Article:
Walpole, Rockingham agree to push for Vilas Bridge repairs
WALPOLE, N.H. — The towns of Rockingham, Vt., and Walpole agreed Thursday night to write a joint letter to New Hampshire transportation officials about the need to repair and reopen the Vilas Bridge, which connects the two towns.
The historic spandrel-arch bridge over the Connecticut River has been closed since 2009, when the New Hampshire Department of Transportation said the bridge failed an inspection.
The two towns have many mutual interests: the Vilas Bridge carries the sewer line that serves much of the commercial development in Walpole along Route 12 — to the Bellows Falls sewage treatment plant.
And merchants in the village of Bellows Falls said business has fallen off a lot since the Vilas Bridge was closed.
The two communities are already served by a bridge — the so-called New Arch Bridge, which is less than a mile upstream from the closed Vilas Bridge, which was directly connected to downtown.
"Rockingham will take the lead and we'll add to it," said Walpole Select Board Chairman Stephen Dalessio, at the end of an hour-long discussion.
The two major impacts on the closing of the bridge are environmental and economic: if the bridge were to fail and take the sewer line with it, dozens of Walpole businesses, including the shopping areas along Route 12 would be without sewage treatment.
Rockingham Select Board member Stefan Golec said if the bridge collapses, the sewer line would go with it, putting a multitude of Walpole and North Walpole businesses in economic peril.
Walpole Select Board member Peggy Pschirrer said even if a piece of the concrete bridge fell and damaged the sewage pipeline, the environmental impacts would be great, and she and others suggested that the environmental impact was the best argument to make.
Dalessio said Walpole had explored options to moving the sewer line to a possible crossing near Green Street, but he said only preliminary engineering work had been done.
The economic impact is mostly on the village of Bellows Falls, said J.B. Mack, the principal planner with the Southwest Regional Planning Commission in Keene, N.H.
Mack said while the Vilas Bridge is on the N.H. Department of Transportation's 10-year plan, there was a definite sentiment from state officials that about half of the funding for the repair to the bridge would have to come from a source other than the state of New Hampshire.
Vermont officials had several years ago offered to "front" the money for the repairs, with the understanding that it would eventually be paid back.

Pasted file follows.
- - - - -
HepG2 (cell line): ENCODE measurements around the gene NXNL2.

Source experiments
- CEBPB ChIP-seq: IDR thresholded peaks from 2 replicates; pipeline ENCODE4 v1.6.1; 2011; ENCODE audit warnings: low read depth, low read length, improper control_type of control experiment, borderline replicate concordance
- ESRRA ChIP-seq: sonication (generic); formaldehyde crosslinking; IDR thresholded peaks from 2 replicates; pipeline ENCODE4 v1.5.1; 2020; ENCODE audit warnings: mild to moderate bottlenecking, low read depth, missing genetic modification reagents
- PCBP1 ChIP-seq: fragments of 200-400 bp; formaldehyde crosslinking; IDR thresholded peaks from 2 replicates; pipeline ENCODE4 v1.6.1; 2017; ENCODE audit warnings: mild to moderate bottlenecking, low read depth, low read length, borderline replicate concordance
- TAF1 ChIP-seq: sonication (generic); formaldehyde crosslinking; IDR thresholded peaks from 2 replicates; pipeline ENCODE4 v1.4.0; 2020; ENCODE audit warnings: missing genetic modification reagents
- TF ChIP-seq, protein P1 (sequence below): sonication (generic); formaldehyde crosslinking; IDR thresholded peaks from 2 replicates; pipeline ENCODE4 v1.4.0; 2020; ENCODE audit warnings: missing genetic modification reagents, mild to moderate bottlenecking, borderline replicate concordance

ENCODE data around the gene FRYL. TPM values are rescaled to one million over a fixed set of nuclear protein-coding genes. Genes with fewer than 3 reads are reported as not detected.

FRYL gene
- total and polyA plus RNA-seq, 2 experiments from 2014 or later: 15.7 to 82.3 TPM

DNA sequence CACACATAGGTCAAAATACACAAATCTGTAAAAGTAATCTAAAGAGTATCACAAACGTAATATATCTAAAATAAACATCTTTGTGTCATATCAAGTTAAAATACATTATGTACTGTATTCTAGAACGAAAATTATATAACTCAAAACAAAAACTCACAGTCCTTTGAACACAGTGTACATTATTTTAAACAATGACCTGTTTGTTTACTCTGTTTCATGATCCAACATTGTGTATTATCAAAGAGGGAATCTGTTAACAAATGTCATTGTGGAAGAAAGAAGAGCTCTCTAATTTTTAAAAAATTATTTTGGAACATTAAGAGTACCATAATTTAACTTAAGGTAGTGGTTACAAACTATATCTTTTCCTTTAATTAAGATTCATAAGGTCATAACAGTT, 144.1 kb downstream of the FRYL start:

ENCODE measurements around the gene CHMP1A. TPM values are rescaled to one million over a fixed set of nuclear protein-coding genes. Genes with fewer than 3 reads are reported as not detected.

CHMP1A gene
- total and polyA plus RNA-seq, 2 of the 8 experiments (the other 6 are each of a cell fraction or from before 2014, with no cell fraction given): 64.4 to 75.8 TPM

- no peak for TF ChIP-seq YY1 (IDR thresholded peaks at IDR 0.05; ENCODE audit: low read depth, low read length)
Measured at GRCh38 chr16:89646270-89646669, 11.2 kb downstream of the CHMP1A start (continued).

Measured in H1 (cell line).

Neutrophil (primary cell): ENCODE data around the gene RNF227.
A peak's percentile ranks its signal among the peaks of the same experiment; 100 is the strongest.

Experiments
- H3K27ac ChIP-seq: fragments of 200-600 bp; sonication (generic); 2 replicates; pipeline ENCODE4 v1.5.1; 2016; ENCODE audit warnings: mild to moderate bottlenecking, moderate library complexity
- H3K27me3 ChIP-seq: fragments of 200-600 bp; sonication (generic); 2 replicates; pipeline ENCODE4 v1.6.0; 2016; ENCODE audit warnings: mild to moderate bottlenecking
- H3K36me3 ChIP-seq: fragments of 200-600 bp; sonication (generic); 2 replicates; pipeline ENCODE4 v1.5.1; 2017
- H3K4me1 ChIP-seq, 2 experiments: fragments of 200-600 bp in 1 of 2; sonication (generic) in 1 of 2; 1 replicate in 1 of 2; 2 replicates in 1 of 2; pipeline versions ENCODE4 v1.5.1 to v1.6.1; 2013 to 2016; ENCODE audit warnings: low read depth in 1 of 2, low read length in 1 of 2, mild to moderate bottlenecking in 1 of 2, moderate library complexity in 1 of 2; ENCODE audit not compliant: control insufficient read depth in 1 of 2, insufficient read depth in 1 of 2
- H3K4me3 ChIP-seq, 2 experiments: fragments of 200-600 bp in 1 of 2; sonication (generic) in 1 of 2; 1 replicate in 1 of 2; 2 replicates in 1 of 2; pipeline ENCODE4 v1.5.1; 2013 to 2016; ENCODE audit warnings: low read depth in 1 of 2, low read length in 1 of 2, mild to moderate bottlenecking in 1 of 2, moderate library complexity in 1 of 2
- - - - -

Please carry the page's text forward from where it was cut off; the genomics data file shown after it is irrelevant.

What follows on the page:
The state of New Hampshire owns about 75 percent of the Vilas Bridge, since New Hampshire owns to the high water mark on the western shore of the river, and as a result, New Hampshire has historically had to pay the lion's share of Connecticut River bridge work.
Mack said the New Hampshire-Vermont boundary is unique, since the Maine-New Hampshire bridge and river boundary is midway, with costs shared 50-50, and he said he didn't know why New Hampshire historically wanted greater ownership of the river.
Dalesio said he believes that the issue would only be resolved on the gubernatorial level, with an agreement and meeting between N.H. Gov. Chris Sununu and Vermont Gov. Phil Scott.
Deborah Wright, the Bellows Falls village president, said no mention was made of the historic nature of the Vilas Bridge, and promises that it would be maintained.
New Hampshire state officials dropped the ball with its neglect of the bridge, she said.
Mack said one suggestion — that the Vilas Bridge just be reopened for pedestrians — wasn't feasible since any repairs needed for pedestrians would equal the cost of car and truck traffic repairs.
In addition to the Vilas Bridge issue, Mack also mentioned the re-licensing of the Great Falls hydroelectric station at Bellows Falls and North Walpole, which he said presents an opportunity for the two towns to push for additional access to the Connecticut River, as well as increased recreational opportunities.
The issue of paying for the lights on the New Arch Bridge, which is also called the Church Street Bridge, wasn't resolved. The state of New Hampshire has refused to pay for the lights which illuminate the sidewalk on the bridge.
Mack said Hinsdale and Brattleboro, Vt., were working to solve the same lighting problem on the new bridge being built between their communities. They are also exploring solar, but maintenance costs can be higher than traditional lighting, he said.
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